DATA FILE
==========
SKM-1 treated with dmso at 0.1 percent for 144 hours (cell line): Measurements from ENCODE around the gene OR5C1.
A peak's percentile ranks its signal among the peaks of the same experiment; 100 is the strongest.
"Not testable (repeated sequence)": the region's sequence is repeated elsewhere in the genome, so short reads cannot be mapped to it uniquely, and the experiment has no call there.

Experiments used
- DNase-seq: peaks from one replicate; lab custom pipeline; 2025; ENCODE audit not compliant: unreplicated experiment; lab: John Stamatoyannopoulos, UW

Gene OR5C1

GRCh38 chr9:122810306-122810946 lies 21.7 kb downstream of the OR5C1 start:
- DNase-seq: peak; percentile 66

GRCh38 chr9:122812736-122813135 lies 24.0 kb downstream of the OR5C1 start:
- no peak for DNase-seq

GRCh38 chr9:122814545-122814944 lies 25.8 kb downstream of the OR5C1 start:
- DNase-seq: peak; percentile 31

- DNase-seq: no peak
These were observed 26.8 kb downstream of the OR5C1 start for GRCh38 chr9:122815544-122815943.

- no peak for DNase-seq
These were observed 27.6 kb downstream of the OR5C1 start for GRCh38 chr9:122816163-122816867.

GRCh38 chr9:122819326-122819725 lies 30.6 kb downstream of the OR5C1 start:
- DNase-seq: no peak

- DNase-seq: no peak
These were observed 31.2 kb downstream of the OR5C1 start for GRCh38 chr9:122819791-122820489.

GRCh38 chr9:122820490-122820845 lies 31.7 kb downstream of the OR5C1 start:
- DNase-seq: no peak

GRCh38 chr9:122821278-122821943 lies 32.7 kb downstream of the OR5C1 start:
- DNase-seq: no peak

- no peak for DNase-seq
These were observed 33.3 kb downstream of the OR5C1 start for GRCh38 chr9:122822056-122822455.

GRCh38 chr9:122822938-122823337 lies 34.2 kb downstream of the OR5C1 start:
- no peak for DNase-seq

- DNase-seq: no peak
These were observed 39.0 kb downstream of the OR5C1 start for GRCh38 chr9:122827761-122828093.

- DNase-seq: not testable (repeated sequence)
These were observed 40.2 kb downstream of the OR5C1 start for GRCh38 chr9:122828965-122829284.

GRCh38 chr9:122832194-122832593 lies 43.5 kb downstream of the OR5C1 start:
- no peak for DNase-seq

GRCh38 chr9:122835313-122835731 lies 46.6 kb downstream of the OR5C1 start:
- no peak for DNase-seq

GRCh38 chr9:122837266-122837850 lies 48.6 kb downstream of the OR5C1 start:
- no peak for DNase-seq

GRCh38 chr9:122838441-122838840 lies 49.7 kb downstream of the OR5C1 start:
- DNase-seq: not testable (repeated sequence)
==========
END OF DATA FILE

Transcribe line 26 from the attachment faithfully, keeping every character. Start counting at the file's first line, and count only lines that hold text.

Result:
These were observed 33.3 kb downstream of the OR5C1 start for GRCh38 chr9:122822056-122822455.